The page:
SusTech Talk: Sustainable ICT Technologies

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Presented by Ravinder Dahiya, Bendable Electronics and Sensing Technologies (BEST) Group, James Watt School of Engineering, University of Glasgow, G12 8QQ, UK

The miniaturization led advances in electronics during the last half century have revolutionized our lives through high-speed computing, communication and digital technologies which touch our life in almost all traditional sectors today (e.g., health, aerospace, manufacturing, and retail etc.). Yet, as revolutionary as micro/nanoelectronics technology has been, in its current form, it is not sustainable and also leading to issues such as electronic waste. Further, current production processes for are inherently and unavoidably wasteful. For example, integrated circuits (IC) fabs rely almost entirely on subtractive manufacturing methods, leading to large material wastages. Further, these fabs require vast quantities of water, energy, and land and there is considerable adverse environmental impact. Clearly, there is a need for new resource efficient and environment friendly routes for electronics manufacturing and ICT systems. Today electronics are omnipresent, and the process follows a top-down flow. In the future a bottoms up flow will lead to a more sustainable process. This talk will discuss the current model for sustainable electronics, and propose better models for the future. The talk will cover the magnitude of e-waste, the ICT Footprint, Sustainable Technologies, and circular electronics.



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  • Date: 19 Sep 2022
  • Time: 12:00 PM to 01:00 PM
  • All times are (UTC-08:00) Pacific Time (US & Canada)
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Join Zoom Meeting

https://us02web.zoom.us/j/84456440105

Meeting ID: 844 5644 0105 

  • Starts 27 August 2022 01:02 AM
  • Ends 18 September 2022 10:02 AM
  • All times are (UTC-08:00) Pacific Time (US & Canada)
  • No Admission Charge


  Speakers

Ravinder Ravinder

Topic:

Sustainable ICT Technologies

The miniaturization led advances in electronics during the last half century have revolutionized our lives through high-speed computing, communication and digital technologies which touch our life in almost all traditional sectors today (e.g., health, aerospace, manufacturing, and retail etc.). Yet, as revolutionary as micro/nanoelectronics technology has been, in its current form, it is not sustainable and also leading to issues such as electronic waste. Further, current production processes for are inherently and unavoidably wasteful. For example, integrated circuits (IC) fabs rely almost entirely on subtractive manufacturing methods, leading to large material wastages. Further, these fabs require vast quantities of water, energy, and land and there is considerable adverse environmental impact. Clearly, there is a need for new resource efficient and environment friendly routes for electronics manufacturing and ICT systems. Today electronics are omnipresent, and the process follows a top-down flow. In the future a bottoms up flow will lead to a more sustainable process. This talk will discuss the current model for sustainable electronics, and propose better models for the future. The talk will cover the magnitude of e-waste, the ICT Footprint, Sustainable Technologies, and circular electronics.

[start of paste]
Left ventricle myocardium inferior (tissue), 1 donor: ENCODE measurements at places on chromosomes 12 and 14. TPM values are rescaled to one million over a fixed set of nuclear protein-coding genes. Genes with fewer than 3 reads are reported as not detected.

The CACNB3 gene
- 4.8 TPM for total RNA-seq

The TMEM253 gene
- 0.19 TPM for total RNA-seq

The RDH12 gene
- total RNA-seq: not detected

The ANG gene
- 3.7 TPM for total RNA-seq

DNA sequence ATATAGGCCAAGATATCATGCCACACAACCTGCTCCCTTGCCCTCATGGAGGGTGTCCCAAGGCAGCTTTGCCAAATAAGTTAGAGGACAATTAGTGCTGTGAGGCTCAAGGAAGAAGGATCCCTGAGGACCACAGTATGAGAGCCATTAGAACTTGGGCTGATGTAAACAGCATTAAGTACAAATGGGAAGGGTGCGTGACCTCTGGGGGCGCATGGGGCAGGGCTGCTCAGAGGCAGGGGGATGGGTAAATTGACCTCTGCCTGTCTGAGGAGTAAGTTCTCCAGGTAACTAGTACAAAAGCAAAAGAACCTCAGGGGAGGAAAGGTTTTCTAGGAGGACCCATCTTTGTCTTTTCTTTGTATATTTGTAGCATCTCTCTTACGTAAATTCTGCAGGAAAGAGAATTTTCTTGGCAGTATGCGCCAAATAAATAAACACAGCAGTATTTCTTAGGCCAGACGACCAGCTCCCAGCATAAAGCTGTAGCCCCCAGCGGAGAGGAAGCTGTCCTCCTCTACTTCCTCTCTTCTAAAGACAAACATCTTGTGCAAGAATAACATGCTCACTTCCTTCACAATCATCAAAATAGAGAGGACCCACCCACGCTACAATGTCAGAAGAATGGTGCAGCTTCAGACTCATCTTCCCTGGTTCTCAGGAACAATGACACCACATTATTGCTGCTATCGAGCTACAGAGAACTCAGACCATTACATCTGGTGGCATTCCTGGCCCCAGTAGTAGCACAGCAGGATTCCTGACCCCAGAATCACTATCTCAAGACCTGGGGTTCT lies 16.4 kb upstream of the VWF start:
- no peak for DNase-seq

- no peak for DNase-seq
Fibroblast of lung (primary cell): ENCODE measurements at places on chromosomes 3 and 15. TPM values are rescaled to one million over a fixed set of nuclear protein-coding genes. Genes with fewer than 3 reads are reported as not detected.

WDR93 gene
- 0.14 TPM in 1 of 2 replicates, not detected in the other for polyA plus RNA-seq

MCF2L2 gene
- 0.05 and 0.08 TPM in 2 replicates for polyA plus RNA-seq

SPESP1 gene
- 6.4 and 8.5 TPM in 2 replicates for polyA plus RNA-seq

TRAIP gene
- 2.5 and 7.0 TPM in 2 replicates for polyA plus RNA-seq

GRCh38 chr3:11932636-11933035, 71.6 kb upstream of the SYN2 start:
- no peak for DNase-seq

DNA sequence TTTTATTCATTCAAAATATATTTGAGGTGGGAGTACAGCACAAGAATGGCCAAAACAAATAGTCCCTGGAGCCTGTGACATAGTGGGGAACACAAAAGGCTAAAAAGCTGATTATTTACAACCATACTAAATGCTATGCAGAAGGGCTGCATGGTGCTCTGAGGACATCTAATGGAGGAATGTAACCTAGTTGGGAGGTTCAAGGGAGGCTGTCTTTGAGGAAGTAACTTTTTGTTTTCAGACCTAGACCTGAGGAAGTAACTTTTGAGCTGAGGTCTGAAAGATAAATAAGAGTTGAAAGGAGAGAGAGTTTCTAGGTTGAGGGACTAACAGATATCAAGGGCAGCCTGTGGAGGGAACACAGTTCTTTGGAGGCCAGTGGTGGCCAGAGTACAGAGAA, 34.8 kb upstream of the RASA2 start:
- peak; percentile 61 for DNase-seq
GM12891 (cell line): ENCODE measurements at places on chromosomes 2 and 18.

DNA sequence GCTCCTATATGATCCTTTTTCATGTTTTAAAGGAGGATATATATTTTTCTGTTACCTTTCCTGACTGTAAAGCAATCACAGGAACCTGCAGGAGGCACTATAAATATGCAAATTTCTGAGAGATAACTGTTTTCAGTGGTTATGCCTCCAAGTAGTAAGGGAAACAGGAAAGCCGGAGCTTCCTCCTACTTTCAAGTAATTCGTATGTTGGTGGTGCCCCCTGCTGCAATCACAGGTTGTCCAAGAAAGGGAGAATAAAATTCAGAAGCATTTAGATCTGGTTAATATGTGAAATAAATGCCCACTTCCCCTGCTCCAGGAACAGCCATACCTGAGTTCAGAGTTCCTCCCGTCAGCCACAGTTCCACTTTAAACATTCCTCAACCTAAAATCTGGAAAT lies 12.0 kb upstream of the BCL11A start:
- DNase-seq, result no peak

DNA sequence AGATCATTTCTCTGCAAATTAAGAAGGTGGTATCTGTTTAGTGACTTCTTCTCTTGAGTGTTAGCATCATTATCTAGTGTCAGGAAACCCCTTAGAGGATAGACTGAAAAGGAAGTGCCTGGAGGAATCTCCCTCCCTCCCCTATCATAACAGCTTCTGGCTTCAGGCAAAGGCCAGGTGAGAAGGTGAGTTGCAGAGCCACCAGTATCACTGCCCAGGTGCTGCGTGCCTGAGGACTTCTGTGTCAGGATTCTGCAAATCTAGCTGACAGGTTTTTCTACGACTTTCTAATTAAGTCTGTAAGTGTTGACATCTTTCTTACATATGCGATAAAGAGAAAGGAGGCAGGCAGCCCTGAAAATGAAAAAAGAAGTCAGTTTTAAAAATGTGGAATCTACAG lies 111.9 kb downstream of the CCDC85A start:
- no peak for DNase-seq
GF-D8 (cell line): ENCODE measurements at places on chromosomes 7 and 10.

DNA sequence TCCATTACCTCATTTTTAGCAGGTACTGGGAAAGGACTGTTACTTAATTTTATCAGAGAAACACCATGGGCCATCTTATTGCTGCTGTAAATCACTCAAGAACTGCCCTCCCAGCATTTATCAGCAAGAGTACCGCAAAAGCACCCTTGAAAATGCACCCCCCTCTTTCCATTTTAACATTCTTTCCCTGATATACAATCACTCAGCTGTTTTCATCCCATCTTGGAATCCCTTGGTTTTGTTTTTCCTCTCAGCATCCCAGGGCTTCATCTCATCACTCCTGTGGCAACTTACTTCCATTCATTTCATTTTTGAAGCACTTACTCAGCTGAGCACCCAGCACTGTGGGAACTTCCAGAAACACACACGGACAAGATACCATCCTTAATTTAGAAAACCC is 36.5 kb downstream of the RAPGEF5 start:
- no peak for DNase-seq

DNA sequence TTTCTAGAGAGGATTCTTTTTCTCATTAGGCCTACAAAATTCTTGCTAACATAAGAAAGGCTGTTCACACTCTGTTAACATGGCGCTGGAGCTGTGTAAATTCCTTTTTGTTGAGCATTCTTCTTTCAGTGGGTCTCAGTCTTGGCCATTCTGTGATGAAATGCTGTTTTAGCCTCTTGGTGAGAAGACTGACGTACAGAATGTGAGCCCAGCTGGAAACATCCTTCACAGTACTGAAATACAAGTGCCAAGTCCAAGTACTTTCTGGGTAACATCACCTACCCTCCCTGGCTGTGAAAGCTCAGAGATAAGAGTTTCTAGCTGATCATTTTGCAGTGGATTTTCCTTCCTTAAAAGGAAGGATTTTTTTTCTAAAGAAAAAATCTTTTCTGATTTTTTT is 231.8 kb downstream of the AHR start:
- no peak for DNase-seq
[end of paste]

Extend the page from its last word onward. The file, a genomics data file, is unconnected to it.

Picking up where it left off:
Biography:

Ravinder Dahiya is Professor of Electronics and Nanoengineering and EPSRC Research Fellow in the James Watt School of Engineering at University of Glasgow. His multidisciplinary research group (Bendable Electronics and Sensing Technologies (BEST) group) conducts fundamental research in flexible printed electronics and electronic/tactile skin, and applies these technologies to advance research in robotics, wearables, augmented/virtual and similar interactive systems. He has authored or co-authored more than 450 publications, books and submitted/granted patents and disclosures. He has led or contributed to many international projects.

Prof. Dahiya is President of IEEE Sensors Council. He is the Founding Editor-in-Chief of IEEE Journal on Flexible Electronics (J-FLEX). He is the founder of the IEEE International Conference on Flexible Printable Sensors and Systems (IEEE FLEPS). Prof. Dahiya has received several awards, including Technical Achievement award from IEEE Sensors Council, Young Investigator Award from Elsevier, Marie Curie Fellowship, Monbusho Fellowship, and 12 best journal/conference paper awards as author/co-author. He is Fellow of IEEE and the Royal Society of Edinburgh.

Web: www.rsdahiya.com





Agenda

Talk will start at Noon Pacific time so that we can accomodate the speaker who is in Glasgow Scotland